THE allied decision this weekend on a unified policy toward Bosnia-Herzegovina has paved the way for several key actions at the United Nations aimed at stopping the war in the former Yugoslav republic.
The Security Council is expected today to pass a resolution setting up a war crimes tribunal in the former Yugoslavia. On Tuesday the Council is expected to take up a resolution to place UN guards on the border between Serbia and Bosnia. The Council also will consider this week a resolution setting up "safe havens" for Bosnians, called for in this weekend's unified policy, to be patrolled by thousands of the UN peacekeepers. And the Bosnian government has asked for an immediate Security Council meeting o n the war.
Secretary of State Warren Christopher met with the foreign ministers of France, Britain, Spain, and Russia on Saturday in Washington. Among other things, the leaders agreed to seek the establishment of safe havens in six Muslim enclaves in Bosnia and to post monitors on the Serbian-Bosnian border. If requested, the United States has agreed to supply air power to protect the peacekeepers.
The leaders did not endorse President Clinton's proposal to lift the arms embargo on the Bosnian Muslims or to use force. But "the meetings overcome the impression there is no coherence or strategy," a UN diplomat says.
Analysts believe the allied effort also means the Vance-Owen peace plan is not likely to succeed. Under the Vance-Owen plan, Bosnia would be a multi-ethnic country. By recognizing safe havens, the US and the other foreign ministers appear to be allowing the Serbs to hold land they acquired by force and overlook ethnic cleansing.
"I think the international community is trying to pacify what is left," says Kenneth Jensen, director of research and studies at the US Institute of Peace in Washington. "I think the international community has given up on trying to get back the 70 percent of the land in Serbian hands. If things change, fine, if not we keep the aggressive Serbs out of the other 30 percent," he adds.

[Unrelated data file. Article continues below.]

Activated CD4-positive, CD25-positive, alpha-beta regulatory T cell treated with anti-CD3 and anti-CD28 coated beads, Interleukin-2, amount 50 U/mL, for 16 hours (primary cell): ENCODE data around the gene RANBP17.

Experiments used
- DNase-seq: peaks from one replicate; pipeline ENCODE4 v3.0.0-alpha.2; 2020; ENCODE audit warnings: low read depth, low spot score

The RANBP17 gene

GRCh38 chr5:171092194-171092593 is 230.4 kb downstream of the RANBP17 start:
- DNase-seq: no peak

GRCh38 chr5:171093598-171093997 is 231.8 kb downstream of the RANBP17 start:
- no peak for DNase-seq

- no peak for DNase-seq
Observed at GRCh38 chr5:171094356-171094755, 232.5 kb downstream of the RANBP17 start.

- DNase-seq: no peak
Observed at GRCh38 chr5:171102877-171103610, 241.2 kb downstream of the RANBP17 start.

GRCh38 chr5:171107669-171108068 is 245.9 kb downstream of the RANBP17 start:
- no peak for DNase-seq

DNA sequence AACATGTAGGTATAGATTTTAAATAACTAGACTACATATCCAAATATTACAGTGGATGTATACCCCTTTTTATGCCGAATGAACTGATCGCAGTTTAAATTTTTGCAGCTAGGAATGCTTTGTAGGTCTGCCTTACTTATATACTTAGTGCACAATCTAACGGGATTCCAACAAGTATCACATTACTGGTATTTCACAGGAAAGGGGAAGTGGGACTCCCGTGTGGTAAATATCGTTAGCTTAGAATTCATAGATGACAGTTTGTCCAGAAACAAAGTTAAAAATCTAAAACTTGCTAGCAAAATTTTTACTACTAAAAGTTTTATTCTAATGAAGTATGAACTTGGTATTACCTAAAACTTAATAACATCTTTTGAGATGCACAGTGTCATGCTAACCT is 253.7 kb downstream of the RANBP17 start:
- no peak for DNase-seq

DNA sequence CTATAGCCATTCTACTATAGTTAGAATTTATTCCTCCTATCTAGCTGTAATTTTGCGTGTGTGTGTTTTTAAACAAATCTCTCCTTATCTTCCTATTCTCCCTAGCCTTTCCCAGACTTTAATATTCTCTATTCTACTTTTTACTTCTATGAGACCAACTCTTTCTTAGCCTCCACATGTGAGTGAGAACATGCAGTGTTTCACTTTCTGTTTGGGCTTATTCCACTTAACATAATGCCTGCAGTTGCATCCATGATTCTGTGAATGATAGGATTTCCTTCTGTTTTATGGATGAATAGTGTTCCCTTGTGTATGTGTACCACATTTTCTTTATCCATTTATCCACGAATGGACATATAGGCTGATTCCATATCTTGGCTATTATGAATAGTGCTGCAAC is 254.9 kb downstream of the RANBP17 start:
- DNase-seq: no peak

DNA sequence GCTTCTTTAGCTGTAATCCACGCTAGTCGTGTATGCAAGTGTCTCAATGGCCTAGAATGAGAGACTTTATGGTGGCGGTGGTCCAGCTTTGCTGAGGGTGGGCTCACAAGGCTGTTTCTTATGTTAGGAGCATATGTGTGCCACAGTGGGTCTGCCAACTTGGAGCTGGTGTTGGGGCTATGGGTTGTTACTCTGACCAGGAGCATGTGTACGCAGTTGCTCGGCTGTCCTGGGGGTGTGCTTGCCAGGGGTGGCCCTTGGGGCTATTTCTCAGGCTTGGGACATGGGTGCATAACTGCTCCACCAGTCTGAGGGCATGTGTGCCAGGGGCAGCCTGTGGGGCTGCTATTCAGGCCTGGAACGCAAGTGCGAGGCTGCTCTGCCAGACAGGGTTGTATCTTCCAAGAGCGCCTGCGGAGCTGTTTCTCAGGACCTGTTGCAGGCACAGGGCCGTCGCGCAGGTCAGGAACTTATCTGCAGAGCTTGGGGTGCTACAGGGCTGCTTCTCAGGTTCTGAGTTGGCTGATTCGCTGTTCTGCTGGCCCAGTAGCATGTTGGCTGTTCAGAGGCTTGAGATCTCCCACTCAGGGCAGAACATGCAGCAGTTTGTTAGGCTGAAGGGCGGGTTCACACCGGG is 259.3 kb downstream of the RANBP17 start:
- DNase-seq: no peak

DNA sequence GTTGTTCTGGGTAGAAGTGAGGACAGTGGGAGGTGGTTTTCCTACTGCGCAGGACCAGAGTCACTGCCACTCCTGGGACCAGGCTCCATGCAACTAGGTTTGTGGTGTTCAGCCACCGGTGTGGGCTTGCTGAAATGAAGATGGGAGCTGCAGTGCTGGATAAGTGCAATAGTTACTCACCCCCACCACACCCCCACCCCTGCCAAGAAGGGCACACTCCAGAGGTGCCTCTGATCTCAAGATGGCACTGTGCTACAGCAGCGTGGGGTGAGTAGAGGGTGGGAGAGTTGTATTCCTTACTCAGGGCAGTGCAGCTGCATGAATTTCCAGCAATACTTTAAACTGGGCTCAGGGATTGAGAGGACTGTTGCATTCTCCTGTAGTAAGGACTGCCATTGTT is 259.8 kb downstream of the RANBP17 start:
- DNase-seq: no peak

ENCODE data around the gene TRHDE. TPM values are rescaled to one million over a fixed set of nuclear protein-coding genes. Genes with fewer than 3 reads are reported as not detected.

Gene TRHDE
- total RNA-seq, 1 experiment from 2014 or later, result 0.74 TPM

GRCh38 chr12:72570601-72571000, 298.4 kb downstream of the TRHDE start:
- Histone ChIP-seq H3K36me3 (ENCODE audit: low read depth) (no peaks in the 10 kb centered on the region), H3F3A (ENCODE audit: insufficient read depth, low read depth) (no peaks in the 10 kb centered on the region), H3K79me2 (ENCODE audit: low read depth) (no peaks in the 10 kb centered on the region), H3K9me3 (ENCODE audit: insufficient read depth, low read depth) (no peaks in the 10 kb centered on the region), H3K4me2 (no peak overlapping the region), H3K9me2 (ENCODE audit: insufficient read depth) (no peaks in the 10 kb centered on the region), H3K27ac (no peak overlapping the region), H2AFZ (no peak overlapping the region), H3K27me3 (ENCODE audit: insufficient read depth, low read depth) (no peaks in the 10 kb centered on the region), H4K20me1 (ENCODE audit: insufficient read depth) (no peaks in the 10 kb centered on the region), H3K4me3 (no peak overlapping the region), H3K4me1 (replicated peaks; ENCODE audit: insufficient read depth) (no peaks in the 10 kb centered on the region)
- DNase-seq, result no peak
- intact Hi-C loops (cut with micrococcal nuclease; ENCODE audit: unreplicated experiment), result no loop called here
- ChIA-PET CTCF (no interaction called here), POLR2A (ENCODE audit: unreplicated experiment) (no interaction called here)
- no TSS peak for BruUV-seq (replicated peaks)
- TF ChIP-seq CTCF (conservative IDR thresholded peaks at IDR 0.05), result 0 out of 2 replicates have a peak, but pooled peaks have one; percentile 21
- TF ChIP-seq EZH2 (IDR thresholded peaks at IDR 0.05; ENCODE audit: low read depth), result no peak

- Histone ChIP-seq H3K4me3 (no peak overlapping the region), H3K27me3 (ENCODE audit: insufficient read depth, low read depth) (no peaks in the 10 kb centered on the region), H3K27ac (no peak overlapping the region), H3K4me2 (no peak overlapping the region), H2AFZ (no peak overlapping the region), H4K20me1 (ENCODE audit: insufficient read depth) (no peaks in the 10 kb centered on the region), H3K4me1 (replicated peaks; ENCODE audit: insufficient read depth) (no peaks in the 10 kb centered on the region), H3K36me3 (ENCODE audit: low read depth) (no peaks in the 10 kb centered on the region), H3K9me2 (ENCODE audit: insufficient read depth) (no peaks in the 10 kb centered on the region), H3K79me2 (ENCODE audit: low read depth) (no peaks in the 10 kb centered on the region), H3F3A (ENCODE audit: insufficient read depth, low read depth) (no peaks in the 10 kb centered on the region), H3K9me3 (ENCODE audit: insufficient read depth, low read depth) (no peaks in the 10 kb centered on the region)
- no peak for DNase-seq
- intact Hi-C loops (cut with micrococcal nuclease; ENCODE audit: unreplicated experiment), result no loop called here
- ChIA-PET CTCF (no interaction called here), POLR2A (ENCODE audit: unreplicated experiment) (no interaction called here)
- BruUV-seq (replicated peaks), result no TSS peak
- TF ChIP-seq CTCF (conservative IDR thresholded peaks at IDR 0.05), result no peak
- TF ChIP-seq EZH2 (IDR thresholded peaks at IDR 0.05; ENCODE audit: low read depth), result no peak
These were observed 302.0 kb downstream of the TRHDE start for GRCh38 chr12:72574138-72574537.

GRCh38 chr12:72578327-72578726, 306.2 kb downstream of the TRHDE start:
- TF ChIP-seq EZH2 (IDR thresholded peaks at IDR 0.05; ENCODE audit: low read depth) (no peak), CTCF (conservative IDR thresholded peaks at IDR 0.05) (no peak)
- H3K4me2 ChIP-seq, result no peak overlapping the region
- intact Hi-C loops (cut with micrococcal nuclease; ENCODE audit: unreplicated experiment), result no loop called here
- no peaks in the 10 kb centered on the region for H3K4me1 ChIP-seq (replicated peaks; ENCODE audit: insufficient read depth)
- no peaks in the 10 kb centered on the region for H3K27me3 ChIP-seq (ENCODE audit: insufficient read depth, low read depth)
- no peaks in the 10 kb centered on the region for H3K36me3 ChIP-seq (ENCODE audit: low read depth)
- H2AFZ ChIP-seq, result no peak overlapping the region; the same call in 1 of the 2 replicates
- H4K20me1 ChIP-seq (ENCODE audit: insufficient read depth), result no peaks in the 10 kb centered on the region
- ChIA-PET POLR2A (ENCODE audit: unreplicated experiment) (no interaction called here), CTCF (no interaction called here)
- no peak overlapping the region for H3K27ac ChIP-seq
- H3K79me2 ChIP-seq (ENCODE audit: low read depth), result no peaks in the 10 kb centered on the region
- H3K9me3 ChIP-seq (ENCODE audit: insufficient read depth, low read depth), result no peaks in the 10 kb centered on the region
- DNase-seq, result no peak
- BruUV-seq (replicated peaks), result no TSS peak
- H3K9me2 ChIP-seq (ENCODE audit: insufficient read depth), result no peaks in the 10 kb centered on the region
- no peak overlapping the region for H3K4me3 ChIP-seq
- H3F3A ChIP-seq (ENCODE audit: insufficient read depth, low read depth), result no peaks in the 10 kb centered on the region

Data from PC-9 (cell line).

The most controversial issue faced over the weekend is setting up the so-called safe havens. Only two weeks ago, Christopher said he was opposed to such zones. And on Friday, President Clinton indicated he was not enthusiastic about the plan, and he said he was not inclined to volunteer US troops to protect UN peace keepers.
The Europeans and the Russians, however, are keen to set up these areas in an attempt to stop the fighting. The allies are terming the havens part of the "progressive implementation" of the Vance-Owen peace plan. Christopher said the foreign ministers had agreed to enforce "tight and tough sanctions" against Yugoslavia until the Bosnian Serbs withdraw from areas occupied by force.
The negotiators themselves, now in Geneva, are cautious about the term "progressive implementation."
"If by progressive implementation they mean pick and choose among elements of the plan that you want to implement and forget the rest then the negotiators don't agree with that," says Fred Eckhard, the spokesman for Lord David Owen and Thorvald Stoltenberg, who are trying to negotiate the peace plan. Mr. Stoltenberg replaced Cyrus Vance as the UN's mediator.
Some analysts believe the safe havens are a mistake. "They enhance the possibility of ethnic cleansing. Once people know a safe zone exists, their inclination is to go toward it," says John Bolton, a senior fellow at the Manhattan Institute in Washington and a former State Department official under President Bush. Reports from Bosnia appear to bear Mr. Bolton out. Bosnia is becoming three different countries: Serbian, Croatian and Muslim.
It is unclear how the UN resolutions can actually be carried out. For example, the war crimes tribunal can be set up, but it will require that the Bosnian Serbs, Muslims or Croatians hand over people named by the tribunal. Without the defendants, the trials could be criticized for not being fair.
"One of the reasons we did not hold a war crimes trial for Saddam Hussein is we could not get hold of the principal defendants," Bolton says.
In an interview last December with the Monitor, former Nuremberg prosecutor Telford Taylor said he believes there is sufficient evidence to have a war crimes trial. He adds, however, that "you have to find the people who have the power and wish to do it."
Posting guards on the Bosnian-Serbian border will be a test of wills. The guards would insure that the Serbian promise to cut off the supply of arms to the Bosnian Serbs is carried out. The President of Yugoslavia, Dobrica Cosic, said Friday the posting of such guards would violate his country's sovereignty.
British Foreign Secretary Douglas Hurd hopes the Russian involvement will help to convince the Serbians to cooperate. The Russians carry a lot of weight with the Serbs, he pointed out.